How to Groom a Large Dog's Teeth

Medium
15 - 20 Minutes
1 Day

Introduction

Your big ol' dog runs up to you, jumps up on your shoulders, and then tries to kill you with his doggy breath. 

Sound familiar? 

If it does, you probably aren't doing your part to take care of your pup's oral hygiene. While dogs are not subject to cavities like humans, their teeth and gums still need good care if you want to avoid your pup having problems with gum disease. Gum disease can lead to serious pain and loss of teeth. With a little practice, time and patience, you can learn to brush your pup's teeth and he can learn to have it done. 

Dog's Perspective

Do you think your dog cares if his teeth are yellow or that his breath could drop a T-Rex at 30 feet? Not likely, but what he will care about is if his gums become painful and he starts losing teeth. The thing is, your pup doesn't understand this. The only thing he understands is that you are sticking a toothbrush laden with toothpaste in his mouth. 

The Fingertip Brush Method

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Step
1
Shopping first
Time to go on a shopping spree to the local pet supply store. You will need a tube of canine toothpaste, a fingertip toothbrush (looks like the tip of a glove with a toothbrush on it), and a regular canine toothbrush. You may find you need to try more than one flavor of toothpaste before you find one your pup actually likes.
Step
2
Mmm... yummy
Place a small dollop of the toothpaste on a fingertip and let your pup sniff at it. Then give him the chance to lick it off your finger so that he can taste it. You may need to do this a couple of times, it won't take long before he finds out he likes it.
Step
3
Introduce the finger brush
Place the fingertip brush on an index finger and add a dab of toothpaste to it. Introduce this to your pup. Don't worry about brushing at first. Just let him get used to the taste and feel of the toothbrush and toothpaste.
Step
4
Work those teeth and gums
Using the finger brush, go over every tooth, working in circular motions making sure to get the gums as well as the molars that are almost in his throat. Keep the early session short and work your way up to being able to do all of his teeth and gums in a single sitting once a day.
Step
5
Inside surfaces too
Make sure you get the insides of his teeth and gums as well. Remember, the better you take care of his teeth and gums now, the longer his moth will stay healthy. Take your time, be thorough, and most of all be patient at your pup learns to enjoy having his teeth brushed.
Recommend grooming method?

The Taste Test Method

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Step
1
Starting out right
Getting the right toothpaste is half the battle when trying to teach your pup to let you brush his teeth. There are many different kinds of canine toothpaste; you may have to try several of them before you find one that your dog actually likes the taste of. The meat-flavored varieties are among the most popular. Let your pup taste each one if you are lucky it won't take more than one or two types. Your pup will let you know when you find the right one.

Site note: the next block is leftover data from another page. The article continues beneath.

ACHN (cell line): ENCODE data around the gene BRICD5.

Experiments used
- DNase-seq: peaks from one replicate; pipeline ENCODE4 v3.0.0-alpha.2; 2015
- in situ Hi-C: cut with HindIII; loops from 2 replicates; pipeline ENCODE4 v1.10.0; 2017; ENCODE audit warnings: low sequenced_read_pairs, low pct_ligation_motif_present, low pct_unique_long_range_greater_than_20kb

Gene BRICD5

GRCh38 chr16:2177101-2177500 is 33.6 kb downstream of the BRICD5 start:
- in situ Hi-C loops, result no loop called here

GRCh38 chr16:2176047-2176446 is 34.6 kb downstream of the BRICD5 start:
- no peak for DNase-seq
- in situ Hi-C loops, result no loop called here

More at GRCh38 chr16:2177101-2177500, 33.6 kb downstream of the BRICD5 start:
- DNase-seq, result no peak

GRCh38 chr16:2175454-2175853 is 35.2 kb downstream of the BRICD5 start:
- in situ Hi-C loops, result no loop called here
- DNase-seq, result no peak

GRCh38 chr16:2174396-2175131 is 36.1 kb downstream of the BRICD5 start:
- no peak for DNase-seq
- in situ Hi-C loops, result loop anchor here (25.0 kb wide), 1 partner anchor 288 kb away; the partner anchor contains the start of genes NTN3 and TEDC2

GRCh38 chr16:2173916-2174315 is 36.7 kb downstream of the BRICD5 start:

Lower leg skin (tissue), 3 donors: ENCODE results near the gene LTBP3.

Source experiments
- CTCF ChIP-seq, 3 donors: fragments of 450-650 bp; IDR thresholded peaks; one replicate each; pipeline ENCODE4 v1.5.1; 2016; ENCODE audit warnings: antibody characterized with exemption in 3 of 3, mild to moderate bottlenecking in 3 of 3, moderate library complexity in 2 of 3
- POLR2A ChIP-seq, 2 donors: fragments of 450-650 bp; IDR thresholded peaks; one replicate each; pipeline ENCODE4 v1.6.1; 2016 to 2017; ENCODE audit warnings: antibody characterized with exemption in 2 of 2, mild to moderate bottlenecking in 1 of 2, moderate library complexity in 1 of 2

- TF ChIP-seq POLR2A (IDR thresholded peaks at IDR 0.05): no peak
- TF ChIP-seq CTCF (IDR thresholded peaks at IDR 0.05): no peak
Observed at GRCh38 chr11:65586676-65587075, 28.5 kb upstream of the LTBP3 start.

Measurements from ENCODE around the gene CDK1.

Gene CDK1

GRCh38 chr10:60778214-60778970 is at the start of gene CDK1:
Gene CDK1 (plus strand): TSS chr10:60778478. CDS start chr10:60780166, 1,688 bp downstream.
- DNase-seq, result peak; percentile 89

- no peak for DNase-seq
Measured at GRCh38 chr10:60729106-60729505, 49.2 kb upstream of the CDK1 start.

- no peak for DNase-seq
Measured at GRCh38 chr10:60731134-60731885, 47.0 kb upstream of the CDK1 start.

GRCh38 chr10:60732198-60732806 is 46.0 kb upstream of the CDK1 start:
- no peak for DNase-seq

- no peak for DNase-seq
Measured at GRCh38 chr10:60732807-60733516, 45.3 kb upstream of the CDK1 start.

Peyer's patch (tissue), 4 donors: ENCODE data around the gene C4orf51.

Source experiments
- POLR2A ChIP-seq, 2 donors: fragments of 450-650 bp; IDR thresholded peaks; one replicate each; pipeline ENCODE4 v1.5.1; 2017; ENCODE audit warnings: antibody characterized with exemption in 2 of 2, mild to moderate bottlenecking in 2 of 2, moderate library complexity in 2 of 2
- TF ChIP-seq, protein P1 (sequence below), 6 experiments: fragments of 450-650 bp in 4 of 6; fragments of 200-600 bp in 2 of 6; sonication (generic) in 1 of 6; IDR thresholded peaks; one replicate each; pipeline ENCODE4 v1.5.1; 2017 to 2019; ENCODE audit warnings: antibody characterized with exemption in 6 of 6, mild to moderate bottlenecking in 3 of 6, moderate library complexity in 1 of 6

Step
2
A slow start
The younger you can start brushing your pup's teeth the better. No matter what age your dog is when you get around to brushing his teeth, always start off nice and slow. Let him smell the toothpaste on the brush.
Step
3
Front teeth first
One good way to get off to a good start is to start by working on his front teeth. Do the outside for a couple of days, then move on to doing the insides. Be sure to work on cleaning his gums at the same time.
Step
4
One side at a time
Work on the top and bottom molars on the side first, just for a couple of days until your pup seems comfortable with it and then move on to the other side. Just like you do with your teeth use a variety of motions to reach all surfaces of his teeth and gums.
Step
5
The last teeth
We saved the best for last, those hard to reach back molars. But, you have to get them or risk gum disease far back in his mouth. You may have to wait for a few weeks until your pup is very comfortable with having his teeth brushed every day before he will let you brush those teeth.
Recommend grooming method?

Caution & Considerations

  • Be sure any dental care products you buy are vet approved for use with dogs.
  • Never use any dental care products made for humans as they contain ingredients that may be toxic to your dog.
  • Your dog's teeth should be brushed every day, right after his last meal of the day is a great time to do so.
  • Always brush gently, too much pressure can damage his gums. But at the same time, too little pressure may not get his teeth and gums clean.
  • You can use dental chews along with brushing to help keep his teeth and gums healthy.
  • Be sure to take your dog to see the vet once a year for a complete dental exam and professional cleaning. This is done while your dog is anesthetized so that the vet can clean without fear of being bitten. He will be able to remove any plaque or tartar buildup. 

Conclusion

It's your job as your big dog's human to take care of his every need (just don't tell him that). This includes his teeth and gums. While dogs don't get cavities like we do (lucky them), they do get gum disease that can cause them to lose their teeth and suffer a great deal of pain. While it might take a bit of practice to get both of you to a point at which both of you are comfortable with the entire process. 

Success Stories and Grooming Questions

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